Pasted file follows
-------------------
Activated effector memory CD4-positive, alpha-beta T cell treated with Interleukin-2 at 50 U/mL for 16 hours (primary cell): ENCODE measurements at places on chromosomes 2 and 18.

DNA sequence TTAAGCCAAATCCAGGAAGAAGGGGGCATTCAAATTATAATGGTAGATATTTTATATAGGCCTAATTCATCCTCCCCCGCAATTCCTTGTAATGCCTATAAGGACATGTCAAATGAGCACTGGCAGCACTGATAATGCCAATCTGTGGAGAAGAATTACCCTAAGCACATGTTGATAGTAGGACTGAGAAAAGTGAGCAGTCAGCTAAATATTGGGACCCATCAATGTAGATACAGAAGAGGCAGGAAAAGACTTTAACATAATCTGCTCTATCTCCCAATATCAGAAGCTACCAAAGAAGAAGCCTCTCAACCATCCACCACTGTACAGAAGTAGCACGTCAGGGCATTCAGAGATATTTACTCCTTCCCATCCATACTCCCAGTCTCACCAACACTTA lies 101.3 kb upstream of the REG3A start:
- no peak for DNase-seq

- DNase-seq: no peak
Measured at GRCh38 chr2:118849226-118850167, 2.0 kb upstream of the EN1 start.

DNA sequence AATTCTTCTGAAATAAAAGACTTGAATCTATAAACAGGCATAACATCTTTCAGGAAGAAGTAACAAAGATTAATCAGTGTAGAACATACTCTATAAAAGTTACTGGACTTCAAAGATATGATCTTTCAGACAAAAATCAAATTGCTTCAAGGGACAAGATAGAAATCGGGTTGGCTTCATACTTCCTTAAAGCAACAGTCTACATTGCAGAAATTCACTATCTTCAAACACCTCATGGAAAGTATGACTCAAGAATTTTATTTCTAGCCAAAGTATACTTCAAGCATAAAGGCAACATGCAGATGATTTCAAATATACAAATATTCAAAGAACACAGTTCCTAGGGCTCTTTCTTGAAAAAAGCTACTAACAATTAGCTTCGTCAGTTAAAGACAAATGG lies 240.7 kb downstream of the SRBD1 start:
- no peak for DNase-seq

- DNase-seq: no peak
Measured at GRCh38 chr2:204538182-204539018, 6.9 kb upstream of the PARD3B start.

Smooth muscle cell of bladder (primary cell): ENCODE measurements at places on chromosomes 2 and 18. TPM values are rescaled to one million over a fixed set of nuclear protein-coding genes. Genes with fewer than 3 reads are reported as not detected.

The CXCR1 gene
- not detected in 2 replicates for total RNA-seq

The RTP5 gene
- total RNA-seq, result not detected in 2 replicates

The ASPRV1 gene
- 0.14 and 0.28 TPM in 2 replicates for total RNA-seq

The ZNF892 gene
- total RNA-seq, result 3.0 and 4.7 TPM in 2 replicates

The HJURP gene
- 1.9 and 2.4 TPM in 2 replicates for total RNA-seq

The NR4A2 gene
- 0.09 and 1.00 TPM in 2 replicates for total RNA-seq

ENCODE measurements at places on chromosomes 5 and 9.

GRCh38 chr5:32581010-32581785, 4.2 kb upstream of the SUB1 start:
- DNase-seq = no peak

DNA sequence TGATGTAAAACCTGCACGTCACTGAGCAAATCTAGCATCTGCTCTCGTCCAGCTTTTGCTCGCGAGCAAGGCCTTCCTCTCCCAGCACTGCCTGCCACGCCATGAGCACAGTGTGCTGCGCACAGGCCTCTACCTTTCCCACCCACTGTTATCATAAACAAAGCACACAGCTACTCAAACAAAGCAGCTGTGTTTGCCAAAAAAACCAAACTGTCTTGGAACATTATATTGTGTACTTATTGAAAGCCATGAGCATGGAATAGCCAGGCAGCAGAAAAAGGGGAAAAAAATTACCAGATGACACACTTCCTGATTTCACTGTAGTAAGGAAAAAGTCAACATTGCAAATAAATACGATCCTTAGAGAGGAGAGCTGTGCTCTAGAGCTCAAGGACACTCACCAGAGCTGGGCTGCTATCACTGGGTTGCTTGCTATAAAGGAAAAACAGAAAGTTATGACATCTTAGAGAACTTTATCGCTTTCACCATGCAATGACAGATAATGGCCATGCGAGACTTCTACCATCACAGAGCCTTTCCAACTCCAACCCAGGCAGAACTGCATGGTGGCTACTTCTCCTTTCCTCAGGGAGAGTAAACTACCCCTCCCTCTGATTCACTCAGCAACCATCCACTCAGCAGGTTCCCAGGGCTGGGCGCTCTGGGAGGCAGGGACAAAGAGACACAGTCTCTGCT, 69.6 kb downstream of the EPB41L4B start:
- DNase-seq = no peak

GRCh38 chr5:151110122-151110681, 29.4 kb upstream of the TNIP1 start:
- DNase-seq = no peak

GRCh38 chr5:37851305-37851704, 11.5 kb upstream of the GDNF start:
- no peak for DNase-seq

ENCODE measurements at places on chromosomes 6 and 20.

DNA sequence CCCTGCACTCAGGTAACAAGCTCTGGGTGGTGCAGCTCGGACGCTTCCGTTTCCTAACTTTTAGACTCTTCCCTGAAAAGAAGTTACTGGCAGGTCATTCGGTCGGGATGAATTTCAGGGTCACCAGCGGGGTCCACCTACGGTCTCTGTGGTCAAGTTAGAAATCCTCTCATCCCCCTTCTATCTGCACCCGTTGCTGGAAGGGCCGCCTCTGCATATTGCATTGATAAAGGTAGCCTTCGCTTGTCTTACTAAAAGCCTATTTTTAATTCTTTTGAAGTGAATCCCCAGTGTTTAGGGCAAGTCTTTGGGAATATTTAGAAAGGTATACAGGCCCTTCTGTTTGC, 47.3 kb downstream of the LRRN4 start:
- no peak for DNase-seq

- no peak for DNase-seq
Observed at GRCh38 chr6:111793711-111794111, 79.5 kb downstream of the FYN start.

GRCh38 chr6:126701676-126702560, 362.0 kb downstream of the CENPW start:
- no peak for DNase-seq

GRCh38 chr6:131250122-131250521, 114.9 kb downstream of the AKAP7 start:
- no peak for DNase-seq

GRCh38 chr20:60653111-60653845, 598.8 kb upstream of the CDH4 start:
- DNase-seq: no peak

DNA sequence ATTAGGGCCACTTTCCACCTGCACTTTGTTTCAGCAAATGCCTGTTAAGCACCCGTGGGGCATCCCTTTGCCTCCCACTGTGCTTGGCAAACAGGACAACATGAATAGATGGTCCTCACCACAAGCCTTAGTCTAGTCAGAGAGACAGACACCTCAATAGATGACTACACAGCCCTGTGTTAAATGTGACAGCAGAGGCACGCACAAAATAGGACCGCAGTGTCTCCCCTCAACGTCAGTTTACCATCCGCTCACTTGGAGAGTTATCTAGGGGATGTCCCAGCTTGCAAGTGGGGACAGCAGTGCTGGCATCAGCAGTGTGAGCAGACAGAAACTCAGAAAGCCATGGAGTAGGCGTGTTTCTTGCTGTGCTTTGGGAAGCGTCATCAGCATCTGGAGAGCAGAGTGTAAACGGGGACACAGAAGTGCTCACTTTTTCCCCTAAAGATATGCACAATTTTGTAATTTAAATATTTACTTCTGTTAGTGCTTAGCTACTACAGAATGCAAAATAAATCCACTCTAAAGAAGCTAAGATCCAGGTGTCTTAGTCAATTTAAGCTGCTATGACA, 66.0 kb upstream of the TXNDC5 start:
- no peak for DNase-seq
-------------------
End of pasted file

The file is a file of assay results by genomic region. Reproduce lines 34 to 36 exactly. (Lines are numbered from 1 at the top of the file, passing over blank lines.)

- no peak for DNase-seq

- no peak for DNase-seq
Observed at GRCh38 chr6:111793711-111794111, 79.5 kb downstream of the FYN start.